Canada: Multistate Foreign Corporation State Income Taxation – Factor Presence Nexus

Last Updated: June 9 2017
Article by Lily Lo

Is it possible that a foreign corporation that has no physical presence in a state could be required to pay state income taxes resulting from business/sales within that state?  The answer is yes.  This surprises many foreign corporations, who find that additional state income taxes may result by them simply making sales in a particular state.

Factor Presence Nexus and Thresholds

State income tax nexus generally requires a physical presence within that state. The term "nexus" means "a connection" in general terms. From a state tax perspective, the term nexus is used to describe a situation where a business is subject to state income tax and sales tax for sales within that state, due to having nexus or physical presence in the state.

In 2002, the Multistate Tax Commission ("MTC") adopted the Factor Presence Nexus Standard ("FPNS") for business activity taxes. Since then, some states have adopted this approach. Under the FPNS, a foreign corporation is subject to state income tax during the tax period, if the corporation has property, payroll or sales in that state exceeding specified thresholds as follows:

  • USD $50,000 of property in the state;
  • USD $50,000 of payroll in the state;
  • USD $500,000 of sales in the state; or
  • 25% of the foreign corporation's total property, payroll or total sales are in the state.

If one of the PFNS tests is met, the corporation is treated as having state nexus and as a result, state income tax filing obligations, even though the corporation has little or no physical presence in that state.

States Adopting Factor Presence Nexus

As of 2016, the following 10 states have adopted factor presence nexus standards:

  1. Alabama
  2. California
  3. Colorado
  4. Connecticut
  5. Michigan
  6. New York
  7. Ohio
  8. Tennessee
  9. Virginia
  10. Washington

However, the criteria and thresholds vary by state. If a foreign corporation exceeds the state-defined factor thresholds, nexus is established based on the specific factor and the corporation is subject to state income tax without physical presence.

How to avoid Factor Presence Nexus

Congress enacted Public Law 86-272 to provide multistate corporations that have limited state activity with some potential relief from the imposition of state taxes. Public Law 86-272 prohibits a state from taxing the income of a multistate foreign corporation, if the corporation's only in-state business activity is the solicitation of sales of tangible personal property, and the sales orders are approved and shipped outside of that state.

As a result, a foreign corporation merely soliciting the sale of tangible personal property is protected under Public Law 86-272 and may avoid factor presence nexus and state income tax obligation with respect to the sale of tangible personal property within that state.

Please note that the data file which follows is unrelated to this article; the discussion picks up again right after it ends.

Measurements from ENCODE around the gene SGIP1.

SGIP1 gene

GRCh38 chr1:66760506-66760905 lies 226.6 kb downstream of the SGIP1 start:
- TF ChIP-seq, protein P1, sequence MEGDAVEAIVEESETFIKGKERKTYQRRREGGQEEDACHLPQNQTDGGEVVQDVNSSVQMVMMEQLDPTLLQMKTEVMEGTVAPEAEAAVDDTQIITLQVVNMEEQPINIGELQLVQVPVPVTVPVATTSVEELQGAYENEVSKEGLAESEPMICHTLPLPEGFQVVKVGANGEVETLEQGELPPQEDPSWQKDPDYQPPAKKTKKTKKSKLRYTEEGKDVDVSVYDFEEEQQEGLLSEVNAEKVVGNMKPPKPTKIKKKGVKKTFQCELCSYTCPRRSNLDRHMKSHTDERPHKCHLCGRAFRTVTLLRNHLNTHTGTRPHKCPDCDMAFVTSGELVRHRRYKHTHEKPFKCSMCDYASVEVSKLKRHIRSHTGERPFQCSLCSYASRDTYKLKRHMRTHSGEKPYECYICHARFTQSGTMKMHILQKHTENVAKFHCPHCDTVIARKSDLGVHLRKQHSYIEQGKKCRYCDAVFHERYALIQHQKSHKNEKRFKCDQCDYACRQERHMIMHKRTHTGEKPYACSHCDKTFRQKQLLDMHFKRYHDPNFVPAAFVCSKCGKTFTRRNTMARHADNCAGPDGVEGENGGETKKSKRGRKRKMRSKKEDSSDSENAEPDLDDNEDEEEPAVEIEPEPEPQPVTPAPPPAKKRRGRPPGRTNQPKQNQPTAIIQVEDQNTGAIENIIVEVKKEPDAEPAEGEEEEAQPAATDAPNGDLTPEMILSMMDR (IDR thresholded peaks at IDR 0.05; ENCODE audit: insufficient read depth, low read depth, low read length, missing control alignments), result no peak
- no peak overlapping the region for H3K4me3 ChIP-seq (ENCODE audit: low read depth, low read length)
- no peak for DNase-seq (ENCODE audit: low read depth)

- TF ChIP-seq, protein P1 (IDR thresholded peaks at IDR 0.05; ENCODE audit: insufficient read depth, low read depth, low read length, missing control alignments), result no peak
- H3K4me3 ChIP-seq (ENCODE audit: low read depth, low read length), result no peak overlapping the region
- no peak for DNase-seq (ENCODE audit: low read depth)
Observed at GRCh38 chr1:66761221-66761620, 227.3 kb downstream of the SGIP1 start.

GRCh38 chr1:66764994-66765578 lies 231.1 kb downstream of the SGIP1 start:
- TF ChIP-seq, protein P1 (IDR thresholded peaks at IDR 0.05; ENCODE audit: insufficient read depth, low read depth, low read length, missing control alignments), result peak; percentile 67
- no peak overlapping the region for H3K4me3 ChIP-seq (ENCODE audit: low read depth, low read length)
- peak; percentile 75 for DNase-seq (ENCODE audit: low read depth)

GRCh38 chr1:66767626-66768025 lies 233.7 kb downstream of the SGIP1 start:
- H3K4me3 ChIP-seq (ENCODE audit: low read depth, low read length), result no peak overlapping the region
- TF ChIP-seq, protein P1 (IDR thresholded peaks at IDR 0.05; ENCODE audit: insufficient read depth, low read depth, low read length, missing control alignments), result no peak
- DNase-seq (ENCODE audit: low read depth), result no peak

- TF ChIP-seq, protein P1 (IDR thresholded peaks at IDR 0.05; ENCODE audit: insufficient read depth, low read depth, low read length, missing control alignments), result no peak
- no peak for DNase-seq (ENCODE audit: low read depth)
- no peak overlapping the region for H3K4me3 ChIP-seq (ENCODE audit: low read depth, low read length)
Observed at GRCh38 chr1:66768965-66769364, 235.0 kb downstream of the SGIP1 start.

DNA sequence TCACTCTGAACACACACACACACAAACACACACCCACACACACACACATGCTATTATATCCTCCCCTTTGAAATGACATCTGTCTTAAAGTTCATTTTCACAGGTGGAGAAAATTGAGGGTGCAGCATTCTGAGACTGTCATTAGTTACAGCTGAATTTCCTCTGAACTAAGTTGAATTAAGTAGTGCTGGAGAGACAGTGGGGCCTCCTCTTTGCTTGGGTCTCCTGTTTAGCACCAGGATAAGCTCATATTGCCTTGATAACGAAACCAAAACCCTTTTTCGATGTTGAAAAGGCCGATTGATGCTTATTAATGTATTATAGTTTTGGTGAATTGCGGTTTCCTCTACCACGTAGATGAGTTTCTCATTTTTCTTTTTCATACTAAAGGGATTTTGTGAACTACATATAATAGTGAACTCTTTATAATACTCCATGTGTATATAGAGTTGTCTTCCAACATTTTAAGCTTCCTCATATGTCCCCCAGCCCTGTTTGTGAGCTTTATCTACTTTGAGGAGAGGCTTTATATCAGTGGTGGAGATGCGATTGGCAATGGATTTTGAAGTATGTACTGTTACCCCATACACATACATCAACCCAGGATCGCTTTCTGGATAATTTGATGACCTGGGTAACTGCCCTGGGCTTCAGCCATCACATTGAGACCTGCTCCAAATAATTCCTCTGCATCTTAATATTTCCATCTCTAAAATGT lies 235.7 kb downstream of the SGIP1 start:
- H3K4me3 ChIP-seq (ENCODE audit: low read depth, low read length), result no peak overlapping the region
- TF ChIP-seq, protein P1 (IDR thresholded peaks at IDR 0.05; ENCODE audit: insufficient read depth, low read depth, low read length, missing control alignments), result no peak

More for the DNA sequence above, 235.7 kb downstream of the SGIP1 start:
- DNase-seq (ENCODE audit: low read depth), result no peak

However, Public Law 86-272 does not protect a foreign corporation with respect to the following:

  1. state sales and use taxes, gross receipts taxes, minimum taxes, franchise taxes or capital taxes;
  2. sale of non-tangible personal property, services performed;
  3. presence of salespersons who perform non-solicitation activities.

Each state must be examined individually. For example, for taxable years beginning on or after January 1, 2011, California has adopted FPNS with the thresholds of factor presence adjusted annually for inflation.  Public Law 86-272 applies to the income taxes of a foreign corporation resulting from the sale of tangible personal property. However, a foreign corporation doing business in California is subject to a minimum/franchise tax which is not protected under Public Law 86-272. For 2016, once a foreign corporation's sales in California exceeds USD $547,711 or 25% of total sales, a foreign corporation is subject to California franchise tax and associated tax filings even though it may have no physical presence or permanent establishment in California.


It is possible for a foreign corporation with no physical presence in a state to have nexus for state tax purposes but not for federal income tax purposes. This is the case because some states adopt the FPNS and do not follow treaty provisions that might otherwise provide an exemption from state tax.  

A foreign corporation doing business in the U.S. is advised to review the state-by-state activities regularly to determine whether it has any state tax filing obligations. If and when state tax filing obligations become a requirement, the corporation should make every effort to comply with the state tax laws and file voluntary disclosures, if required, to seek penalty relief.  

The content of this article is intended to provide a general guide to the subject matter. Specialist advice should be sought about your specific circumstances.

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Lily Lo
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